4. ABI: WLAN will generate $1.67B in 2003
The WLAN industry is experiencing an impressive growth, helped by lower prices and standardization of technology. Allied Business Intelligence (ABI) believes that this growth will continue to accelerate, as larger technology and telecommunications companies enter the WLAN industry, bringing considerable financial resources and millions of existing customers. ABI's research has determined that the overall WLAN industry will generate $1.67 billion in total revenue through the end of 2003. With the strong global demand for WLAN solutions also comes demand for chipsets, which, according to ABI, are set to hit 23 to 25 million units this year, up from 7.9 million in 2001. Taking into account rapid price declines of integrated circuits (ICs), a growing confidence in new addressable markets, and the strong interest in 802.11 technology, ABI's forecasts indicate that between 2002 and 2007, Wi-Fi chipset shipments are set to grow at a CAGR of 43 percent. By 2007, shipments will reach 147.5 million chipsets, with revenues of $1.13 billion.

The report, "Wi-Fi Networking Equipment: Worldwide Deployments, Drivers, Players and Forecasts for 802.11x," examines the deployments of WLAN equipment worldwide and provides a realistic outlook on where the industry is headed. The report also covers protocol and standards development, the opportunities and challenges for equipment vendors, and the challenges to deploying WLAN worldwide.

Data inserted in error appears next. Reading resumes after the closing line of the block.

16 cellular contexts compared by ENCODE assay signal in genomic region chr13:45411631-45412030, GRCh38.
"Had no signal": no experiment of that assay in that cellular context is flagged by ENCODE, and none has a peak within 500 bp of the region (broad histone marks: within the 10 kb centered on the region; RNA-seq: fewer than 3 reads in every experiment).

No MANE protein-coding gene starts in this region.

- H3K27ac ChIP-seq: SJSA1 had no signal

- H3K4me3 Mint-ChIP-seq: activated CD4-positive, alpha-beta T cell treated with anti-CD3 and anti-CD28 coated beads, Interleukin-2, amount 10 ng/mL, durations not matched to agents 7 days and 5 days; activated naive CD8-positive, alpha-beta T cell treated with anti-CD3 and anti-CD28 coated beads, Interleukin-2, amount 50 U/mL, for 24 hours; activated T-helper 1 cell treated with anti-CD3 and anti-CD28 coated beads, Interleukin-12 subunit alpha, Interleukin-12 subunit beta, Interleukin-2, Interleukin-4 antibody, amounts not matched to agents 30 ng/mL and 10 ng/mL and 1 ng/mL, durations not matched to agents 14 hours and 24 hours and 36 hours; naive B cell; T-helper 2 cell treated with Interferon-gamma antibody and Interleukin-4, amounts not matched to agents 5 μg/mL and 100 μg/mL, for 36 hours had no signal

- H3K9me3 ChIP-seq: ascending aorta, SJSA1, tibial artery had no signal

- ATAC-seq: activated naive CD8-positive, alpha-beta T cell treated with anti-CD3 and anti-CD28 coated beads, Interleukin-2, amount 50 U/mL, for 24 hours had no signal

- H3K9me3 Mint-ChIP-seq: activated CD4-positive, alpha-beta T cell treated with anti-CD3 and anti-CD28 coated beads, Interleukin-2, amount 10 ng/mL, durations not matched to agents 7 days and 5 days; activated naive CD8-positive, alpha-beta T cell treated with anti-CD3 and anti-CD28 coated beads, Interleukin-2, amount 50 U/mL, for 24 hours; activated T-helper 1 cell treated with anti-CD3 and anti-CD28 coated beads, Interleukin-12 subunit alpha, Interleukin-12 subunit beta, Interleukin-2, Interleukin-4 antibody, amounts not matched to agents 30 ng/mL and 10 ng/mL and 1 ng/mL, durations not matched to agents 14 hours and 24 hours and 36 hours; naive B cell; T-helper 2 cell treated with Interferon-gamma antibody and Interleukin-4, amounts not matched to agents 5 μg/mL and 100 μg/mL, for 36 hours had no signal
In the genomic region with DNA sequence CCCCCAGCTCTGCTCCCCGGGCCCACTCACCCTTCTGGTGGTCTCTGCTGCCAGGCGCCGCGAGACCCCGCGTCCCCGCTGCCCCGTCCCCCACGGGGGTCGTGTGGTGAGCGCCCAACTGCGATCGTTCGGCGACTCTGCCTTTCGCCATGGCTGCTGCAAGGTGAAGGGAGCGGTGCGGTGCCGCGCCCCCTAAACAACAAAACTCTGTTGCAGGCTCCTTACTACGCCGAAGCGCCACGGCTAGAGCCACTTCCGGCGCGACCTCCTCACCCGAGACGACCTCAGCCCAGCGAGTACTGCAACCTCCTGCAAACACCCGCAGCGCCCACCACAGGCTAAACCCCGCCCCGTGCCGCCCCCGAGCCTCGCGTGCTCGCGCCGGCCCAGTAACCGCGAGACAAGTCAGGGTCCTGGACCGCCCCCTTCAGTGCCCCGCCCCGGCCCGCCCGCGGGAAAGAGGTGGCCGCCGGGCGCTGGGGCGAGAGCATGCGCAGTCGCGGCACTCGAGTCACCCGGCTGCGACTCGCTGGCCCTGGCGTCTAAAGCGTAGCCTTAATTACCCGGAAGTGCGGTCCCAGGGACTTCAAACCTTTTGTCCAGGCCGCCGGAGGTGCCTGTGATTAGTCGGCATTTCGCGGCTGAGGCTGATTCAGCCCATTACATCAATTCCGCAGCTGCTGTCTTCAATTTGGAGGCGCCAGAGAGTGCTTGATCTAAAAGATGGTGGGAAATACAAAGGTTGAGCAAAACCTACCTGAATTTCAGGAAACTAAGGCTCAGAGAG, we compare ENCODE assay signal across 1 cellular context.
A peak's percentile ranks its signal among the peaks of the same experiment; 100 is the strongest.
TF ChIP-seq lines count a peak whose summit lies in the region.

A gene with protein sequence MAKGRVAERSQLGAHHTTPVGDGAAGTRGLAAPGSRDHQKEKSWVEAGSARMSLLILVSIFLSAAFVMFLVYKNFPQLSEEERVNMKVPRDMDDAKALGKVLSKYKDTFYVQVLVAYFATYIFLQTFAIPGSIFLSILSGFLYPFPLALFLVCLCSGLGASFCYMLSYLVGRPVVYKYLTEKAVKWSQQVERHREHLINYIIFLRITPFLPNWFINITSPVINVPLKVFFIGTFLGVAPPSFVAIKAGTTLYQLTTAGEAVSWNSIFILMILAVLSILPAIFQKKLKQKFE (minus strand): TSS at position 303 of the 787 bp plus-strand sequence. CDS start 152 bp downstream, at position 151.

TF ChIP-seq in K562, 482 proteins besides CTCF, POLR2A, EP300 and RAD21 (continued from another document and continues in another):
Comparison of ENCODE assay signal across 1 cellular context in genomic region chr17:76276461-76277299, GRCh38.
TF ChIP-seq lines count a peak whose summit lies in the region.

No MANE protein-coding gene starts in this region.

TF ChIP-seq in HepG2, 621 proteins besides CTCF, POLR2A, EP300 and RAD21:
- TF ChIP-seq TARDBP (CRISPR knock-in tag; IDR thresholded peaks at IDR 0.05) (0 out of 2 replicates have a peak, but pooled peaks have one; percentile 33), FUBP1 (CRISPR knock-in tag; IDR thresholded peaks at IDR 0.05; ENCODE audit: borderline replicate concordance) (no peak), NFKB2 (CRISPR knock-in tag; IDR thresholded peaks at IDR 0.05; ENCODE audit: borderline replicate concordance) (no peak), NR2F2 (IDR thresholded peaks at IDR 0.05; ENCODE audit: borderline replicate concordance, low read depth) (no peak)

5.0 Verizon Communications Now Selling Wi-Fi to Small Businesses
Verizon Communications is now selling Wi-Fi network technology to small businesses in target markets in the Northeast and Mid-Atlantic regions of the U.S. Small businesses can purchase a wireless local area network as a stand-alone service or integrate it with network transport services, such as T1, asynchronous transfer mode (ATM) and frame relay services. Verizon will design and install the customer's network and provide technical support. The company is offering 802.11b, and 802.11a technology and plans to offer 802.11g products next month.

6. Is Wi-Fi Price Right?
In February 2003, T-Mobile announced that it would reduce the cost of using Wi-Fi service in Starbucks coffee shops because of disappointing consumer response. ForceNine Consulting has recently conducted a detailed consumer study that indicates T-Mobile is on the right track. Its research indicates that, while interest in public Wi-Fi hotspots is very high, pricing above an effective rate of $2 per hour will choke off any emerging demand. The survey shows that early adopters are willing to pay $25 per month for unlimited Wi-Fi usage based on desired usage patterns.